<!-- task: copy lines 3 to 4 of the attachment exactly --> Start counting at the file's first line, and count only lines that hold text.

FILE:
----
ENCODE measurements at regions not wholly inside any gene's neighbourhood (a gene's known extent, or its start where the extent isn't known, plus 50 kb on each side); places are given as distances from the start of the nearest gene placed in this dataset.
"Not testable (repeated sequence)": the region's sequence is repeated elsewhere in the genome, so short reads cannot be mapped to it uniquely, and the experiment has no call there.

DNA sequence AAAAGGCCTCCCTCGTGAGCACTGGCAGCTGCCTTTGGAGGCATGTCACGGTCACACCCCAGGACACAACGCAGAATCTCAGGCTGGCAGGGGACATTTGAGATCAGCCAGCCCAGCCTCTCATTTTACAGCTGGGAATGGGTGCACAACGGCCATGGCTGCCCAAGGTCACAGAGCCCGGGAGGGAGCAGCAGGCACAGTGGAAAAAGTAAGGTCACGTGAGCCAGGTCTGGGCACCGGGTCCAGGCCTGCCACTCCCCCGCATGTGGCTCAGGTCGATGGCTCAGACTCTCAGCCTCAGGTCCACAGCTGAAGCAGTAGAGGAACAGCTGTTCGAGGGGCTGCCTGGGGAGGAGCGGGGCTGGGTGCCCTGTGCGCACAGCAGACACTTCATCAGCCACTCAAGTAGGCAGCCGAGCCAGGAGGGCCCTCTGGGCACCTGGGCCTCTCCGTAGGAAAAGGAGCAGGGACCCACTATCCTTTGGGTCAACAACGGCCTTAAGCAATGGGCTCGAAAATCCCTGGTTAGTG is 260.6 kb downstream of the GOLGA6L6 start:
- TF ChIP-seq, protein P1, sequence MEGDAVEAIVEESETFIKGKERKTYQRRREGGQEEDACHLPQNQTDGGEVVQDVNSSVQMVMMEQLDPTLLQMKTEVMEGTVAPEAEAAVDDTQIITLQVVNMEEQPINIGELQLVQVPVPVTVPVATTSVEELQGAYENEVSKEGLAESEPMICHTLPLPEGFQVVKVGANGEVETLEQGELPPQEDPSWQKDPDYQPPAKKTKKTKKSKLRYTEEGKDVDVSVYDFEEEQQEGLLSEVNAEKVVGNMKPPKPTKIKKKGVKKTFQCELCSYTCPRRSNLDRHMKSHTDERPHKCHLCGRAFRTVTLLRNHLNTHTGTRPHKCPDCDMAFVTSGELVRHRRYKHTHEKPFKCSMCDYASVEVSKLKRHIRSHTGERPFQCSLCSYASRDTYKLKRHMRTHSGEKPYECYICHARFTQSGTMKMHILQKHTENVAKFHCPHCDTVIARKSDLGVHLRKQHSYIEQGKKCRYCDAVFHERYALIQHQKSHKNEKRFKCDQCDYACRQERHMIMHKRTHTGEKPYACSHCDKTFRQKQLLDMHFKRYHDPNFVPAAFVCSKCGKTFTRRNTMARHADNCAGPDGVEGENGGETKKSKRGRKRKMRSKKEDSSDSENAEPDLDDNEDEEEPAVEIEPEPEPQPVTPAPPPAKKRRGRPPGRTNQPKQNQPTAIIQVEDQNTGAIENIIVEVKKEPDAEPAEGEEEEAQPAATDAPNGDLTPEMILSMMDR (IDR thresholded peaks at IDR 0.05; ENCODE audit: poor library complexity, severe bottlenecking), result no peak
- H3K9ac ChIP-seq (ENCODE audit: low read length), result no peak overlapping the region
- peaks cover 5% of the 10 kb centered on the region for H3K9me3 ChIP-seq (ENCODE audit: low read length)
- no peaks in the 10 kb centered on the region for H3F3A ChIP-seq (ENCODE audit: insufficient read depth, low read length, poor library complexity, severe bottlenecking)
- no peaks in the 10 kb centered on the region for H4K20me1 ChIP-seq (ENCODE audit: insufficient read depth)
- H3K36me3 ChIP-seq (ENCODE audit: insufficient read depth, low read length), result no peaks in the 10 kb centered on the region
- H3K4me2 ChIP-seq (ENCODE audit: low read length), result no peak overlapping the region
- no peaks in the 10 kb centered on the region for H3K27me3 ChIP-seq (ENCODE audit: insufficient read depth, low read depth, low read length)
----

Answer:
DNA sequence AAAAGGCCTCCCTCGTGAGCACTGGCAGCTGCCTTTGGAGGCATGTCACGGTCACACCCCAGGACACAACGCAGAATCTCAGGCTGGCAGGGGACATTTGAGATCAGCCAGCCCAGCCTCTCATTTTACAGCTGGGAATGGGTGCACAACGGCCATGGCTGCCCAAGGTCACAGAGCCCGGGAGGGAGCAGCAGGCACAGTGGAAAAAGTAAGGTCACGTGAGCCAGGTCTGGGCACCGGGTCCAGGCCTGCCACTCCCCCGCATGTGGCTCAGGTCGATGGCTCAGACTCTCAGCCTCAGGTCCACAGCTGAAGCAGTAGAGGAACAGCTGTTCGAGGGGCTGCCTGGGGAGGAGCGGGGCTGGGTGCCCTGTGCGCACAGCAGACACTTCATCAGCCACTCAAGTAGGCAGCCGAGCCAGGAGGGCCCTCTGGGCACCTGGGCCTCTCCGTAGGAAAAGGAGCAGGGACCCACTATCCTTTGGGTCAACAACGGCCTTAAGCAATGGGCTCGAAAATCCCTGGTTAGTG is 260.6 kb downstream of the GOLGA6L6 start:
- TF ChIP-seq, protein P1, sequence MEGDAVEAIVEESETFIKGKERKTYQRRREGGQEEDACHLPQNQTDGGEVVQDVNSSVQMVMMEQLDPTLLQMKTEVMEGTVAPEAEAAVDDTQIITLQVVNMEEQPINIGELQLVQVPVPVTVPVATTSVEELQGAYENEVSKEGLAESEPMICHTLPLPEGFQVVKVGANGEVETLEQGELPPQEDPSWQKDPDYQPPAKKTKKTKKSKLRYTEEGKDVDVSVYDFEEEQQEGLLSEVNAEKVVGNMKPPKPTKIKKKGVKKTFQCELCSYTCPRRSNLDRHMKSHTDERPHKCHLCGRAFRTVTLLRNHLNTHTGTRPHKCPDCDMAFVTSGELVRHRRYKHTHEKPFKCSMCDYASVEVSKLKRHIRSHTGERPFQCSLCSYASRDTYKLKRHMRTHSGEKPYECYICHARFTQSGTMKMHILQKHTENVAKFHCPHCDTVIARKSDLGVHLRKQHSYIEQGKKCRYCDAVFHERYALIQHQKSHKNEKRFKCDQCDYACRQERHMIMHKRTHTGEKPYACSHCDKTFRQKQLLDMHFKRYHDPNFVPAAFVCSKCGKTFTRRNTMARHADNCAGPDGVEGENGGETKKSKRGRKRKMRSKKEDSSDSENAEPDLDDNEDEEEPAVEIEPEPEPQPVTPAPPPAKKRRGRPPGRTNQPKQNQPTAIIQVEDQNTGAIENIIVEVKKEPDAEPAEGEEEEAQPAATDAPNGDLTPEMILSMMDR (IDR thresholded peaks at IDR 0.05; ENCODE audit: poor library complexity, severe bottlenecking), result no peak